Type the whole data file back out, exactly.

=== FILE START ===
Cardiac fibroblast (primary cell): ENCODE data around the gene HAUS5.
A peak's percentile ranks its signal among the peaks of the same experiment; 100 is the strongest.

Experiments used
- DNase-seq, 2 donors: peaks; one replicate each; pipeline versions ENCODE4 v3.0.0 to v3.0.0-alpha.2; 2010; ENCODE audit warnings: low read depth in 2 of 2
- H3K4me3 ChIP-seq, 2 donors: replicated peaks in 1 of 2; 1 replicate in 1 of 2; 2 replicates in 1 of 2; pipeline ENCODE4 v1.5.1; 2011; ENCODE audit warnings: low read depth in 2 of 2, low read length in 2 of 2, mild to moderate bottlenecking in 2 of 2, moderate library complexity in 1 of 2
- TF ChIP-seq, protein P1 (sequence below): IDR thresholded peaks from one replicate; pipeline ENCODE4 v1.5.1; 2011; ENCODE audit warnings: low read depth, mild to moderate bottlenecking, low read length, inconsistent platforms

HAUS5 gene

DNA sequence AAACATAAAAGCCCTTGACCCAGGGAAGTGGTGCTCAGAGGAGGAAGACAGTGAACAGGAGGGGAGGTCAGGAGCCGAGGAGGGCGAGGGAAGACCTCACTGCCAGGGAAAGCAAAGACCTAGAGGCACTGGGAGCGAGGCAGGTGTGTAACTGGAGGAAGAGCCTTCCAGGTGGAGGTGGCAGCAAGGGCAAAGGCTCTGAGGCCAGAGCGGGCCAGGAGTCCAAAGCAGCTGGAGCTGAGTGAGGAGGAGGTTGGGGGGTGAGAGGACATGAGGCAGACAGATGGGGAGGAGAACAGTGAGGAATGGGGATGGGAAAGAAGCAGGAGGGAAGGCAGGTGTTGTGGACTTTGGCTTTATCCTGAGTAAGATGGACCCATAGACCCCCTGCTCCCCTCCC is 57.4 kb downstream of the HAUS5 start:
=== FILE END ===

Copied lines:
Cardiac fibroblast (primary cell): ENCODE data around the gene HAUS5.
A peak's percentile ranks its signal among the peaks of the same experiment; 100 is the strongest.

Experiments used
- DNase-seq, 2 donors: peaks; one replicate each; pipeline versions ENCODE4 v3.0.0 to v3.0.0-alpha.2; 2010; ENCODE audit warnings: low read depth in 2 of 2
- H3K4me3 ChIP-seq, 2 donors: replicated peaks in 1 of 2; 1 replicate in 1 of 2; 2 replicates in 1 of 2; pipeline ENCODE4 v1.5.1; 2011; ENCODE audit warnings: low read depth in 2 of 2, low read length in 2 of 2, mild to moderate bottlenecking in 2 of 2, moderate library complexity in 1 of 2
- TF ChIP-seq, protein P1 (sequence below): IDR thresholded peaks from one replicate; pipeline ENCODE4 v1.5.1; 2011; ENCODE audit warnings: low read depth, mild to moderate bottlenecking, low read length, inconsistent platforms

HAUS5 gene

DNA sequence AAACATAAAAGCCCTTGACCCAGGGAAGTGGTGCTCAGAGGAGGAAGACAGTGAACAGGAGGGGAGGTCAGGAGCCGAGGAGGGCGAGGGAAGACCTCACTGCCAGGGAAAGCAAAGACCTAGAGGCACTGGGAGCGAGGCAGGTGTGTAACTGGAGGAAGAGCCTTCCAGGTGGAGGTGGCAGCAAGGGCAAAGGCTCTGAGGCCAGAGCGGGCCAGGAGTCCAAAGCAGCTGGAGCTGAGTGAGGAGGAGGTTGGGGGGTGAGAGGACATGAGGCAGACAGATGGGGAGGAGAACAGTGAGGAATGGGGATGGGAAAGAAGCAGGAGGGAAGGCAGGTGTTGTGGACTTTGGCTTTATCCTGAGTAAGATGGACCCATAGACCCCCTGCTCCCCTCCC is 57.4 kb downstream of the HAUS5 start: